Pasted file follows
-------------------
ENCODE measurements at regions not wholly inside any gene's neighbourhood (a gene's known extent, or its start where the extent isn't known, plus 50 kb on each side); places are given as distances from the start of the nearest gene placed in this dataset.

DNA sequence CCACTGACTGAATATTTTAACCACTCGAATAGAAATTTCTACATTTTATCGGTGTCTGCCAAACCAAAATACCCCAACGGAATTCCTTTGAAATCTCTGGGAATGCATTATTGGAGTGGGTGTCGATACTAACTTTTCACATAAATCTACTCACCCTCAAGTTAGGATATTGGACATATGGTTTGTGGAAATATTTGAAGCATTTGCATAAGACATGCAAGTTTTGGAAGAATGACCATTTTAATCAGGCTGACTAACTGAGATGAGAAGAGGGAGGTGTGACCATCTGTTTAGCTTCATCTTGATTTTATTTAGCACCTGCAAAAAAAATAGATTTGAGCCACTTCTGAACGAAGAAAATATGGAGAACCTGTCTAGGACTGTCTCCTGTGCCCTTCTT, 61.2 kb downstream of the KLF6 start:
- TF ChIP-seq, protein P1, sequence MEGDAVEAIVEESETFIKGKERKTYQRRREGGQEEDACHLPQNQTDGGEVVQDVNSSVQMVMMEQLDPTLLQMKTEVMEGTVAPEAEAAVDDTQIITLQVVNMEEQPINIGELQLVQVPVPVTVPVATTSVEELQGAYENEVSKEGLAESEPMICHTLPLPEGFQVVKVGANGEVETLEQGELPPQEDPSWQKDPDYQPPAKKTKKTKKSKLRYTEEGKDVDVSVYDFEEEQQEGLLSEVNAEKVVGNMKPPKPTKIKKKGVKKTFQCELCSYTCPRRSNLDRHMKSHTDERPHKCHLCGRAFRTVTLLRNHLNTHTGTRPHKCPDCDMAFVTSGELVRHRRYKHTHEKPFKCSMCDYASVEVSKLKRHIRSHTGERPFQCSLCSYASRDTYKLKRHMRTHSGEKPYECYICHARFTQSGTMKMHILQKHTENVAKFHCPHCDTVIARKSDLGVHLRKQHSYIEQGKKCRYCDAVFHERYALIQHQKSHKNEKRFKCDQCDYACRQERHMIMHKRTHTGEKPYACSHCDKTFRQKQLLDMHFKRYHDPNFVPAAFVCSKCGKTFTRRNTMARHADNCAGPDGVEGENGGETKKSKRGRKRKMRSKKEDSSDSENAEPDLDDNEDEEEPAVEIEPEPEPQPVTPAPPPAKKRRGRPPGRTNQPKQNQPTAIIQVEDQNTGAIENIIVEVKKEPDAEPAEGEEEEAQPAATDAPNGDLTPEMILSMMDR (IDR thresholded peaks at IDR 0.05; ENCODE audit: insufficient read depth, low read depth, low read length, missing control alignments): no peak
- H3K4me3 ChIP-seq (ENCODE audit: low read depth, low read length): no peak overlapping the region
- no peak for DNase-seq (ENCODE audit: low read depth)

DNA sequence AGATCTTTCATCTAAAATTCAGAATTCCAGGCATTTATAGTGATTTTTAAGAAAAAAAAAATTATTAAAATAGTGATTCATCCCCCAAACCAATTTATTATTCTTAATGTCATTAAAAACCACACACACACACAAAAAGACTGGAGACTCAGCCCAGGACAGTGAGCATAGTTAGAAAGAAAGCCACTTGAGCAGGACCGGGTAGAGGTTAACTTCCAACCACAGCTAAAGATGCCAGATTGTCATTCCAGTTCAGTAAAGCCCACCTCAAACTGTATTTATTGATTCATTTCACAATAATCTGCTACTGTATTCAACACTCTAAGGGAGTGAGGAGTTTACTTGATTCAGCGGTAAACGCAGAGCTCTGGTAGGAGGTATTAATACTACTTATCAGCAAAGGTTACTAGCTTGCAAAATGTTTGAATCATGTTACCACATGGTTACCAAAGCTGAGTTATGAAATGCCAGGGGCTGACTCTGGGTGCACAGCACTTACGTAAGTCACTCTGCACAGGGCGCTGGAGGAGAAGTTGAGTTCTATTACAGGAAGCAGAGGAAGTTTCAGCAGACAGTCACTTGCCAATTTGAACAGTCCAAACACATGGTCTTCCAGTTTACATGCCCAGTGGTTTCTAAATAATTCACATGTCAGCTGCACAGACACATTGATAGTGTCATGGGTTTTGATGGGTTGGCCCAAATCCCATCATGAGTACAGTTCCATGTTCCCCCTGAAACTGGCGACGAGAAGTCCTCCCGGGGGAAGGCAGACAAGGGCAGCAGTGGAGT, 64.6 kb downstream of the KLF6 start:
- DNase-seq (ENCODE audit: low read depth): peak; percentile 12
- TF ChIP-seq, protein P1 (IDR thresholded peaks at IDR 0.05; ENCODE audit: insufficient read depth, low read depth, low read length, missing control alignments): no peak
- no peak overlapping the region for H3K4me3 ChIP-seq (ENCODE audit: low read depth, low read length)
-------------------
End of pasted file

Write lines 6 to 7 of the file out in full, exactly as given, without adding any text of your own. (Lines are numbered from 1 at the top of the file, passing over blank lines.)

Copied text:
DNA sequence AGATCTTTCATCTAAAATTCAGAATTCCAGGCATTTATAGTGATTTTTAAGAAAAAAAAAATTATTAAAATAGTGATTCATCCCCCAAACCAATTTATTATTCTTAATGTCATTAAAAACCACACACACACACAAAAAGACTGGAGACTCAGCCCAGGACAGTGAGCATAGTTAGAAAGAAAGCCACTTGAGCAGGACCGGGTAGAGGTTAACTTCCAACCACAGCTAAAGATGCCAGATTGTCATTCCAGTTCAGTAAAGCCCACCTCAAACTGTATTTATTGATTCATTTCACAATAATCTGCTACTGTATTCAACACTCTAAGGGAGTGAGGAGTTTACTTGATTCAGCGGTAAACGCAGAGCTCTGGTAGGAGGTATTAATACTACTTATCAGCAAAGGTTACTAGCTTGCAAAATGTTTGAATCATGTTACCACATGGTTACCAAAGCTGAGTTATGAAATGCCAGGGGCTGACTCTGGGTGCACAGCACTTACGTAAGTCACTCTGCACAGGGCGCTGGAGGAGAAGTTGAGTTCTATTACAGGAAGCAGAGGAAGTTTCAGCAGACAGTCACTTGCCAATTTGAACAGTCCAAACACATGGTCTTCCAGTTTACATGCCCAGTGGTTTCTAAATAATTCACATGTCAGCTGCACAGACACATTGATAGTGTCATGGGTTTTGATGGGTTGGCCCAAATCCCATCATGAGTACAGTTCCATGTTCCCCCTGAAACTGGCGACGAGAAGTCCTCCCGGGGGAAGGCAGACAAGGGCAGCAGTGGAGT, 64.6 kb downstream of the KLF6 start:
- DNase-seq (ENCODE audit: low read depth): peak; percentile 12